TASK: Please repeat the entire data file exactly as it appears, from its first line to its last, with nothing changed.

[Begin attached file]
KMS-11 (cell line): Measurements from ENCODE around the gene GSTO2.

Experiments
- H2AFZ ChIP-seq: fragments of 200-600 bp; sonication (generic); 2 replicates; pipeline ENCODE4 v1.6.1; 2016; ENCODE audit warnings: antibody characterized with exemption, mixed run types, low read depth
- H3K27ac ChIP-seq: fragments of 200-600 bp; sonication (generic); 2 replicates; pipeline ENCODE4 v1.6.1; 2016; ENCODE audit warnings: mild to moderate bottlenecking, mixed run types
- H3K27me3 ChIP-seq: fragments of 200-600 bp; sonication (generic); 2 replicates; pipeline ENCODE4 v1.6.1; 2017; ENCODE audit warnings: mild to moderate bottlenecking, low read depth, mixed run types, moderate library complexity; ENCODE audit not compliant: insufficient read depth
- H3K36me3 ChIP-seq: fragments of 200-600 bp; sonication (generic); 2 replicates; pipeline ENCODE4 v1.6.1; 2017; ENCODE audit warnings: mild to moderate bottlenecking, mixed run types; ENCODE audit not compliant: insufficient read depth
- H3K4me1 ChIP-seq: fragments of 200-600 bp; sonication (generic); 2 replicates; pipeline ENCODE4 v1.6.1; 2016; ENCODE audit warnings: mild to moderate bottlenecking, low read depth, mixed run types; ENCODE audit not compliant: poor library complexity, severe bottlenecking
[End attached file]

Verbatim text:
KMS-11 (cell line): Measurements from ENCODE around the gene GSTO2.

Experiments
- H2AFZ ChIP-seq: fragments of 200-600 bp; sonication (generic); 2 replicates; pipeline ENCODE4 v1.6.1; 2016; ENCODE audit warnings: antibody characterized with exemption, mixed run types, low read depth
- H3K27ac ChIP-seq: fragments of 200-600 bp; sonication (generic); 2 replicates; pipeline ENCODE4 v1.6.1; 2016; ENCODE audit warnings: mild to moderate bottlenecking, mixed run types
- H3K27me3 ChIP-seq: fragments of 200-600 bp; sonication (generic); 2 replicates; pipeline ENCODE4 v1.6.1; 2017; ENCODE audit warnings: mild to moderate bottlenecking, low read depth, mixed run types, moderate library complexity; ENCODE audit not compliant: insufficient read depth
- H3K36me3 ChIP-seq: fragments of 200-600 bp; sonication (generic); 2 replicates; pipeline ENCODE4 v1.6.1; 2017; ENCODE audit warnings: mild to moderate bottlenecking, mixed run types; ENCODE audit not compliant: insufficient read depth
- H3K4me1 ChIP-seq: fragments of 200-600 bp; sonication (generic); 2 replicates; pipeline ENCODE4 v1.6.1; 2016; ENCODE audit warnings: mild to moderate bottlenecking, low read depth, mixed run types; ENCODE audit not compliant: poor library complexity, severe bottlenecking